Guiding parents and teachers to navigate the challenges of Anxiety
Anxiety is thought to be the most common mental health or neurodevelopmental condition worldwide. Even outside of a global pandemic and other stress-inducing aspects of societal upheaval, the pace and expectations of modern society seem to be causing a steady rise in symptoms of anxiety across the globe. Parents are worried, teachers are stressed, and their students are getting increasingly more anxious. Anxiety can significantly (cont'd below)
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(continued) impair a student’s availability to learning; its close companion, stress, can reduce the effectiveness of an adult’s communication. According to the National Institutes of Health (NIH), nearly 1 in 3 of all adolescents ages 13 to 18 will experience an anxiety disorder; the Anxiety and Depression Association of America puts the number for adults at 1 in 5.
Many strategies are offered to help children, teens and adults manage the symptoms of anxiety, including: medications, stress management training, meditation and mindfulness practices, cognitive behavior therapy (CBT), some forms of coaching, sleep hygiene, and breathing techniques. New and promising CBD research is revealing potential options for support in addition to commonly prescribed medications. As with ADHD and many other conditions impacting children, when parents receive behavior management training, they are better able to create an environment that can effectively support their children and teens with anxiety.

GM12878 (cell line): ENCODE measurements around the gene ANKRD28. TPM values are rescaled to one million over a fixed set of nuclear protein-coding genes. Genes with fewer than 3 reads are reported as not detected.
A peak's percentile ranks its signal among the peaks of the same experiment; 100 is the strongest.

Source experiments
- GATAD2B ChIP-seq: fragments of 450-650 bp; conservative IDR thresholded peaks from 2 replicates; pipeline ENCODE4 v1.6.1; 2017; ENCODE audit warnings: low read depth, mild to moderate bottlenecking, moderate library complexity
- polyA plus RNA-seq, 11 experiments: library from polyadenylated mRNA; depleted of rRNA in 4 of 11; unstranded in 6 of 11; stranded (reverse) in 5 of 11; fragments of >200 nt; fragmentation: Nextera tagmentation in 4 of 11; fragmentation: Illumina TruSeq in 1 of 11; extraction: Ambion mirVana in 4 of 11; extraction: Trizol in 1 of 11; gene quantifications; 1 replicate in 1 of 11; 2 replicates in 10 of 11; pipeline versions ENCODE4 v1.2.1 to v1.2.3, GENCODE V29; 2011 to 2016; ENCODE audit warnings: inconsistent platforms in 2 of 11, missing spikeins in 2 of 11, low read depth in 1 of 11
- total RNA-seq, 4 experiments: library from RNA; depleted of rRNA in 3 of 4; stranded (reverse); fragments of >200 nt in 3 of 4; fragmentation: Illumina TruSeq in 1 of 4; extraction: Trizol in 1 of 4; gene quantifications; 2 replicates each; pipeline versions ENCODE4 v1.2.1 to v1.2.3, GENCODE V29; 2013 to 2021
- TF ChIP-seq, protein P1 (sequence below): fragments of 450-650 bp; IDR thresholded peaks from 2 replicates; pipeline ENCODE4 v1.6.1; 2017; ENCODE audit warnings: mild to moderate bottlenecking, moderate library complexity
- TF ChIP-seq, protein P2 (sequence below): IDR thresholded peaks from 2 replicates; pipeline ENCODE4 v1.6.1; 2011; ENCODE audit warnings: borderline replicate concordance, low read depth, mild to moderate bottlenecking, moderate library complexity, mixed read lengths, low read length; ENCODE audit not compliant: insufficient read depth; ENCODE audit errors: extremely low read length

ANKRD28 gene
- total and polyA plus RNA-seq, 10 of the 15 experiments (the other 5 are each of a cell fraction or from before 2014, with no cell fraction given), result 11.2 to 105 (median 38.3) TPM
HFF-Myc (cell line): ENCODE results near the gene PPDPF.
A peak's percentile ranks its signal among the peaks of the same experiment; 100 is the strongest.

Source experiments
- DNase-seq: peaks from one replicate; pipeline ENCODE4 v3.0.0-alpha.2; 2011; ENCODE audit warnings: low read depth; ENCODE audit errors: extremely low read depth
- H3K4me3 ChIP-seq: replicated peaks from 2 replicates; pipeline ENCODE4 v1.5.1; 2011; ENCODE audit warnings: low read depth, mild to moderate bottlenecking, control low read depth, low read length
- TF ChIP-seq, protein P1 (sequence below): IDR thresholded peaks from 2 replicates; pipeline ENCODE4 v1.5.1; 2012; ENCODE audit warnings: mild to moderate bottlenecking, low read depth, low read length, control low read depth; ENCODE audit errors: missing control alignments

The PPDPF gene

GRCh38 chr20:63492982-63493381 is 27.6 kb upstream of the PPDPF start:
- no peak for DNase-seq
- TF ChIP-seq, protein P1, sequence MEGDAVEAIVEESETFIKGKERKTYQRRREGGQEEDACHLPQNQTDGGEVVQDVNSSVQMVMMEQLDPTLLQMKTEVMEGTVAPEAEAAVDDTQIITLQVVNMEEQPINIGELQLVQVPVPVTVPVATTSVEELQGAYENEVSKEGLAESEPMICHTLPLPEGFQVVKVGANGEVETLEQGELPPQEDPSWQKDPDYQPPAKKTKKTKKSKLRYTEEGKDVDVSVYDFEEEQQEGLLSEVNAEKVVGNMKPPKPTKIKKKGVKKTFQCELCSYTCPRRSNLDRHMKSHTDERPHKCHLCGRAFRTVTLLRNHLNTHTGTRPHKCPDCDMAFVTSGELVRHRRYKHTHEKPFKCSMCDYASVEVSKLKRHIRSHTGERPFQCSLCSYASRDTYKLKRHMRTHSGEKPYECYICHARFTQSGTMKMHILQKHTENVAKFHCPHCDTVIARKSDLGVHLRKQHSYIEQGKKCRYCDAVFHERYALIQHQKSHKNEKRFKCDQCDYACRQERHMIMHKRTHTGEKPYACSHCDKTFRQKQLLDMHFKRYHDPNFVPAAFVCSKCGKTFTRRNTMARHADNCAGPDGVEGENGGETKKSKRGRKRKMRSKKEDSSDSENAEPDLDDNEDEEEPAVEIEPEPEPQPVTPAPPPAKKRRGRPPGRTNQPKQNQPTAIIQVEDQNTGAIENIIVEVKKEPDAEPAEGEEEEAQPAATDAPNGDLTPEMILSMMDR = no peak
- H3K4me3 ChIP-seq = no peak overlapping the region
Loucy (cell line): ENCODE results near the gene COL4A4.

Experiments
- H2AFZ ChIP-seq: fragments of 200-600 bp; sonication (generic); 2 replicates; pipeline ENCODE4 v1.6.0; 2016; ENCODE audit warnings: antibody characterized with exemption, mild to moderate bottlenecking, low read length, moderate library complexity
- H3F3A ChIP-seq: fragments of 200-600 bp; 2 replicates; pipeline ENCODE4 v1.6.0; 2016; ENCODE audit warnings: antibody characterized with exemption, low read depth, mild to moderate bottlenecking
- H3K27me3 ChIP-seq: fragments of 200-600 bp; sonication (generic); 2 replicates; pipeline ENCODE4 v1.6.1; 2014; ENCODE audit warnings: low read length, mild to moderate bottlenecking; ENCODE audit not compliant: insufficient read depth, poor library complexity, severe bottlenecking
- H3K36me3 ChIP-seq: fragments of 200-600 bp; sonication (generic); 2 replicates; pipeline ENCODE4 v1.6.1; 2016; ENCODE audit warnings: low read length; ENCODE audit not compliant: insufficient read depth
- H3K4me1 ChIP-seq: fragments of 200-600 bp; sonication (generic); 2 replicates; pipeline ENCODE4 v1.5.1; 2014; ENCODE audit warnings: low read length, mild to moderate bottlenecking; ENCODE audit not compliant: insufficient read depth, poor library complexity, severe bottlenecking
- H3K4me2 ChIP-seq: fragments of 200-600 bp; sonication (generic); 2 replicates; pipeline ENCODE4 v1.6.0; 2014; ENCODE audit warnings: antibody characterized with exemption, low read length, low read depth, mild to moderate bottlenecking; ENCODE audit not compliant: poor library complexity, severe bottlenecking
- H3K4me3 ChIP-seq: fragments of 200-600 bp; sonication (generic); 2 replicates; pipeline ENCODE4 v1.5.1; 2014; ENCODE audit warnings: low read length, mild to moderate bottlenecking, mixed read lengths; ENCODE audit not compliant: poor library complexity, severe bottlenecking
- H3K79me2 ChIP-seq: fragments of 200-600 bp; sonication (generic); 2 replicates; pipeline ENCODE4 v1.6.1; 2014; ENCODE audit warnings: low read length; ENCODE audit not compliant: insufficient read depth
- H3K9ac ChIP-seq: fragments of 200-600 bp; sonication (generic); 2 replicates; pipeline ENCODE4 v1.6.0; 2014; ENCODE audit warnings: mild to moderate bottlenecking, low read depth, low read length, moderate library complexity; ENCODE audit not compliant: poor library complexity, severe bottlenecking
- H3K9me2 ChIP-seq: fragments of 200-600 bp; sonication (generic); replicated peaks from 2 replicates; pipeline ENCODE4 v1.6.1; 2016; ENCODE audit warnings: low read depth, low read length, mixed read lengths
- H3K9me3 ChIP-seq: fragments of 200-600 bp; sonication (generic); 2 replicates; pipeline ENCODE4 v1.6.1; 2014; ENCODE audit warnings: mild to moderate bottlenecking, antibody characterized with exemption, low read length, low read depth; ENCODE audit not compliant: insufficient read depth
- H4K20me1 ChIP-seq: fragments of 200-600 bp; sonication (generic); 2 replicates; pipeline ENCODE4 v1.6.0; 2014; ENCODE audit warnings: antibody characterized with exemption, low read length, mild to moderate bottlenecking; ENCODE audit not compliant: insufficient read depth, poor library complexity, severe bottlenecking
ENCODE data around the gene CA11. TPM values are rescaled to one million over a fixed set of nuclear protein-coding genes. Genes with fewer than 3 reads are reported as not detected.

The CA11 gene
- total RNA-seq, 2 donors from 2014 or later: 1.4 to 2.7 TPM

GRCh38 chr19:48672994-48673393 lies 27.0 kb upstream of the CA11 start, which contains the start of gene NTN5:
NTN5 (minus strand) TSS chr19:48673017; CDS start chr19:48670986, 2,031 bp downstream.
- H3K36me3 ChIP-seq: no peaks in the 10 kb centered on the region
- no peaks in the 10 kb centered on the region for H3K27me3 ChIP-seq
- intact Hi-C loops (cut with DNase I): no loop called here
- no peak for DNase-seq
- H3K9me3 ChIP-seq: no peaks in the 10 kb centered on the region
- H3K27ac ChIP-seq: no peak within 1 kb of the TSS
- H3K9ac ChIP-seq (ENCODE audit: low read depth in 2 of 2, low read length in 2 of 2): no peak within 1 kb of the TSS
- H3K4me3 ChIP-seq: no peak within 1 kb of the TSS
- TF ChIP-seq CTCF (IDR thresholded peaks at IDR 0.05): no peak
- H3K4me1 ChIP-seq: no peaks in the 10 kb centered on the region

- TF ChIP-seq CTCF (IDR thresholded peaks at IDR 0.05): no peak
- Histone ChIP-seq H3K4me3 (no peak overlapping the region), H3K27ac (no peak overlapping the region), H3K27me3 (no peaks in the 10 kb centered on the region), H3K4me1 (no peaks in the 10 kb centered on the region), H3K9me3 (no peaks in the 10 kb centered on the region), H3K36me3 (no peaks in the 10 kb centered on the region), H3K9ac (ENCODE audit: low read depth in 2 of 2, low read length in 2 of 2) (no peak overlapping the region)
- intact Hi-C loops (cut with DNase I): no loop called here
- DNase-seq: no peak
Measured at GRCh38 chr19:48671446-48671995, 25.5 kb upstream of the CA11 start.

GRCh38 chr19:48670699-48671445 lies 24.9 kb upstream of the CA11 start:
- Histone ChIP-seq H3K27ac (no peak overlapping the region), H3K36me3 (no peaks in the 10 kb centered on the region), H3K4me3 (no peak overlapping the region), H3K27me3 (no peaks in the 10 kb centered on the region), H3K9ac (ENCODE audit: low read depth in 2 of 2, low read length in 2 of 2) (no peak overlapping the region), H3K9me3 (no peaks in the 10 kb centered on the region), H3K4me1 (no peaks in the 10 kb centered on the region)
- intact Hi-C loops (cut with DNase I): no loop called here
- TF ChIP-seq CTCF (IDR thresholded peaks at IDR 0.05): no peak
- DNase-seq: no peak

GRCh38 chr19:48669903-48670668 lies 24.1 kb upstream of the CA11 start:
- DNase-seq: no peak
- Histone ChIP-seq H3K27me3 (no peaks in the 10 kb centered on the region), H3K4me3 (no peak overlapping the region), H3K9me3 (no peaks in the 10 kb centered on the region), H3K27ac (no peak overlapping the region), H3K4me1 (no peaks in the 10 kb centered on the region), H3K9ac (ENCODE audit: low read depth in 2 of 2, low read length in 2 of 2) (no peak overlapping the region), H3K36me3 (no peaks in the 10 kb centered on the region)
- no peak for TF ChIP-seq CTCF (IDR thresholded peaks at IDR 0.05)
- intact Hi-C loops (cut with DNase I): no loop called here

Symptoms of anxiety vary. On one end of the spectrum, generalized anxiety disorder (GAD) is reflected in more than 3% of the population who tend to feel anxious most days and struggle to remember when they felt relaxed. Social anxiety is another form of anxiety that occurs specifically in certain social dynamics.
On the other end of the spectrum, anxiety is a symptom of other mental health conditions such as panic disorders, post traumatic stress disorder, phobias, or obsessive compulsive disorder (OCD). Anxiety also commonly coexists in children and teens with other health and learning conditions such as ADHD, learning disabilities, autism and depression. Again, according to the NIH, between 2007 and 2012, anxiety disorders in children and teens went up 20%.